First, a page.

An asteroid measuring about 30 metres in diameter buzzed close to Earth Wednesday, soaring past our planet at a distance that's closer than the moon.

The rock was only discovered last Friday, when astronomers “determined that it was actually aimed pretty close to the Earth,” said David Lane, observatory director at Saint Mary’s University in Halifax.

Asteroids pass our planet about 20 times a year and scientists said Wednesday’s asteroid posed no threat to Earth. 

The asteroid 2014 DX110 came in about 350,000 kilometres from Earth at around 4 p.m. EST. In comparison, the average distance between Earth and the moon is approximately 385,000 kilometres.

Lane says it’s likely that asteroids aimed right at Earth will be the hardest ones to pinpoint.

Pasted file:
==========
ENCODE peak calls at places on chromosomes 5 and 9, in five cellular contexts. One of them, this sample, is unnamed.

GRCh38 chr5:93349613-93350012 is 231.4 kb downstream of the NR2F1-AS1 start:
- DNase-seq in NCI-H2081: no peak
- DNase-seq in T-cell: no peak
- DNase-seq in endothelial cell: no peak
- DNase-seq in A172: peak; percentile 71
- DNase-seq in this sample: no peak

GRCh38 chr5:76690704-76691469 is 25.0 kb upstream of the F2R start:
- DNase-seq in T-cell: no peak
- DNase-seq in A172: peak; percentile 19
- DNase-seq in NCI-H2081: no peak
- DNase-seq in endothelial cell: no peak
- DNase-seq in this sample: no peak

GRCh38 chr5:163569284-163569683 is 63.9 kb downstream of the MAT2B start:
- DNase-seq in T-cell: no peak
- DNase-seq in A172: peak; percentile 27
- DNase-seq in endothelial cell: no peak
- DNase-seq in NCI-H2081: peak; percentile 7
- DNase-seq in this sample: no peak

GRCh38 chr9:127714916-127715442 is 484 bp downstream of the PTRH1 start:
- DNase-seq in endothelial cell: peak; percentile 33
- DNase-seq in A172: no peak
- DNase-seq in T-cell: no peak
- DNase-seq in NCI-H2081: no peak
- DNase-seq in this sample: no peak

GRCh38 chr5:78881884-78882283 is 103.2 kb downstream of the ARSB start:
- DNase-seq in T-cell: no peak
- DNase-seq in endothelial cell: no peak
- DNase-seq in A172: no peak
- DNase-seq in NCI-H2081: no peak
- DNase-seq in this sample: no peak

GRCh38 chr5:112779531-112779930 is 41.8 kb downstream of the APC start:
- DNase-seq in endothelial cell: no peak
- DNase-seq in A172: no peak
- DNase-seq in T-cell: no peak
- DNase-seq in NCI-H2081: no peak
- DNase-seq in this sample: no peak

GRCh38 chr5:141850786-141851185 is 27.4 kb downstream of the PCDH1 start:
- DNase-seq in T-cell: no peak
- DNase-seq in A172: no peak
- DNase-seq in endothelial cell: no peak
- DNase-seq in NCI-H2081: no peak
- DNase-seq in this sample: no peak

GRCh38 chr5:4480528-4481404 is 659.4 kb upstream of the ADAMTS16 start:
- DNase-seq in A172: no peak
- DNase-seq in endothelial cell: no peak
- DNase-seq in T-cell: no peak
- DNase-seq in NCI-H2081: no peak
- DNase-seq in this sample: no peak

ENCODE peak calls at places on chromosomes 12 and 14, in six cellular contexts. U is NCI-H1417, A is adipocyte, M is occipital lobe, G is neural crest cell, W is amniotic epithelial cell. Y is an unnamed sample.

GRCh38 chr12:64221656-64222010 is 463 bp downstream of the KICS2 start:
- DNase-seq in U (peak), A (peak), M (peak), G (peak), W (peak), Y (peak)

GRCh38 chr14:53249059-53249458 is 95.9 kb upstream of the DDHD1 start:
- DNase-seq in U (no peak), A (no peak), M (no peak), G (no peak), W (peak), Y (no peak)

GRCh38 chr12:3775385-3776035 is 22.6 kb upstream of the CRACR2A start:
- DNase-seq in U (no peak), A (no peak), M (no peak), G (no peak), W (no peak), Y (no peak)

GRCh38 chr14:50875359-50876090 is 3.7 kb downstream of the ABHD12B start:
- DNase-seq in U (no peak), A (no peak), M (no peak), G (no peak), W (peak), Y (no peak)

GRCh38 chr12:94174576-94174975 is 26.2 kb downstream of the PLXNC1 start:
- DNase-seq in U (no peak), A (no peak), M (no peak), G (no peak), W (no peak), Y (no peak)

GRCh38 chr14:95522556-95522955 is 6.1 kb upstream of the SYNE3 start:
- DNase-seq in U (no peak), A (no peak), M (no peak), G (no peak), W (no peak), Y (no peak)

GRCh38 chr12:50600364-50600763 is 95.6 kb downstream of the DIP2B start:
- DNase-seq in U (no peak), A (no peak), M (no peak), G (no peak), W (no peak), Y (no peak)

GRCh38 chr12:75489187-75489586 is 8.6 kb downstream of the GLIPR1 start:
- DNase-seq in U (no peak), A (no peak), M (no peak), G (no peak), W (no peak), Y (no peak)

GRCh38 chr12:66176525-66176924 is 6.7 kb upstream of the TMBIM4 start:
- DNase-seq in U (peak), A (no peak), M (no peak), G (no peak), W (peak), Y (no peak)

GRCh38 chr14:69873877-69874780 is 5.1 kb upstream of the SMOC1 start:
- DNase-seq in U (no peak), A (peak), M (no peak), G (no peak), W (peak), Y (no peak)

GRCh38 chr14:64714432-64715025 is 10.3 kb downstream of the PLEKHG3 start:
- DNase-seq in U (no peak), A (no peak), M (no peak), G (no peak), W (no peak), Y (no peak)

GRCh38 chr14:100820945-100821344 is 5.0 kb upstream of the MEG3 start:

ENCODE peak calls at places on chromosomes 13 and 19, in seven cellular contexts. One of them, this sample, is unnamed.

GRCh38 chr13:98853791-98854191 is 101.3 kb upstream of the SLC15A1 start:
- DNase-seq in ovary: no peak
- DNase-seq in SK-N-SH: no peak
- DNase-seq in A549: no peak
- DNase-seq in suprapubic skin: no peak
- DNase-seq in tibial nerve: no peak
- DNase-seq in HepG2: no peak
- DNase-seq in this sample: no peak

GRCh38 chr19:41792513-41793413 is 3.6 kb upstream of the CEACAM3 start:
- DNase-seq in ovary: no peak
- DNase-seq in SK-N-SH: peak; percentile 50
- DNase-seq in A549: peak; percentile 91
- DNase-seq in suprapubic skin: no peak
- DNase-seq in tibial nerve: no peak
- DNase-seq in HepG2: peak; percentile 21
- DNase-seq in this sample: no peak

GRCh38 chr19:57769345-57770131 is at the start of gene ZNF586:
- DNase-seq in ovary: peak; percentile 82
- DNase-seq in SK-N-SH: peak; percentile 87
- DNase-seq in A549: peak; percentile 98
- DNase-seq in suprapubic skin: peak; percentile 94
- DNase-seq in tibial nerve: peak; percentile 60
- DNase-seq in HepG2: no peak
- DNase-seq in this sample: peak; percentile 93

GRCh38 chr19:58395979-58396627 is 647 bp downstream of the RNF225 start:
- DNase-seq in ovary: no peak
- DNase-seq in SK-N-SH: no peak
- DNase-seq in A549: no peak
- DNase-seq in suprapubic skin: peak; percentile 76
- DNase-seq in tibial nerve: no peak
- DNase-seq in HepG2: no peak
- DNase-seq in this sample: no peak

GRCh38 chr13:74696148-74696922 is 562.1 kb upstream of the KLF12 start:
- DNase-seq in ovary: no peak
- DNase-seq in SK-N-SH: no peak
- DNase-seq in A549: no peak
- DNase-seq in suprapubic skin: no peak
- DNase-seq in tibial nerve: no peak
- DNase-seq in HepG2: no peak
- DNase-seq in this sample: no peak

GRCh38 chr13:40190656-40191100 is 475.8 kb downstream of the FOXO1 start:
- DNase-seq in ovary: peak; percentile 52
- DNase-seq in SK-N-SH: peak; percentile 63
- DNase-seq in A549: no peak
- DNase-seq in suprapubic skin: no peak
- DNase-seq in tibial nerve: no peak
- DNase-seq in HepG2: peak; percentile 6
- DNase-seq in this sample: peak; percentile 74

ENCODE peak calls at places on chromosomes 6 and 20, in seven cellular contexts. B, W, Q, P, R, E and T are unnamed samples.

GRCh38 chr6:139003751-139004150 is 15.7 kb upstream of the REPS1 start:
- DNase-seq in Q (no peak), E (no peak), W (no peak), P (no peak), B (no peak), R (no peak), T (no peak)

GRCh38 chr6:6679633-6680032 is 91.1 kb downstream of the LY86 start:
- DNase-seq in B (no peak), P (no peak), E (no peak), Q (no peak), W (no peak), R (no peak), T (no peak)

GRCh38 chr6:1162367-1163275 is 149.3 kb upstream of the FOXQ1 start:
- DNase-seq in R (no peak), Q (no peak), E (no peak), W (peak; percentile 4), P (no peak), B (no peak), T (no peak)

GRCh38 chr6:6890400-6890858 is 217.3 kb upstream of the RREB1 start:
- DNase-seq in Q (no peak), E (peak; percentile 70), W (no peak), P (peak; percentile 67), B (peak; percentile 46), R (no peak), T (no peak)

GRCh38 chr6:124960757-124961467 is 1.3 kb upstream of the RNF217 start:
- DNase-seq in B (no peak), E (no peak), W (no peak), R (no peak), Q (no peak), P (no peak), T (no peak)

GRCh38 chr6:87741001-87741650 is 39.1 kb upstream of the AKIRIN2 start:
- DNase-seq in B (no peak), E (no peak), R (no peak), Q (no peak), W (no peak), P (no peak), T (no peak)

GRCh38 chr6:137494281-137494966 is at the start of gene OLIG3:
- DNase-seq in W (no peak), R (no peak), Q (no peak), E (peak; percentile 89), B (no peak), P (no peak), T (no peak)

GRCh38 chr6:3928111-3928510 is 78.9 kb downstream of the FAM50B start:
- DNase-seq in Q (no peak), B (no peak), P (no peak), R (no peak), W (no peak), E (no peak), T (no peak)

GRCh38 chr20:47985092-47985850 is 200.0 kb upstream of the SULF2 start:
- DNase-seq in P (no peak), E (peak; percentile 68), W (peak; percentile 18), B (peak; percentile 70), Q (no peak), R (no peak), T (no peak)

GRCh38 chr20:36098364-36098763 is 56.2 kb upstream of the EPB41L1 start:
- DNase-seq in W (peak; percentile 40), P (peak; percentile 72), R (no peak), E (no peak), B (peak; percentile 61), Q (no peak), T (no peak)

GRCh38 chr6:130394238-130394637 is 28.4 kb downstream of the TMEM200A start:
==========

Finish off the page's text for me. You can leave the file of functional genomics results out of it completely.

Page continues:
“Chances are, it’s going to happen in the middle of the night and we won’t even know it’s going to happen,” he told CTV News.

Last year, the Chelyabinsk meteor took astronomers by surprise when it exploded over Russia, injuring more than 1,100 people, though only two seriously.

NASA’s Near-Earth Object Observations Program uses ground and space-based telescopes to detect and track asteroids in order to determine if any could be potentially dangerous to our planet.

According to NASA’s website, “enormous energies,” such as nuclear explosions would be required to deflect or fragment space rocks larger than a few hundred metres in diameter.

On the other hand, if scientists detect asteroids heading toward Earth several years in advance, a robotic spacecraft could be used to collide with the rock, nudging it off its trajectory.

With files from CTV Atlantic’s Ron Shaw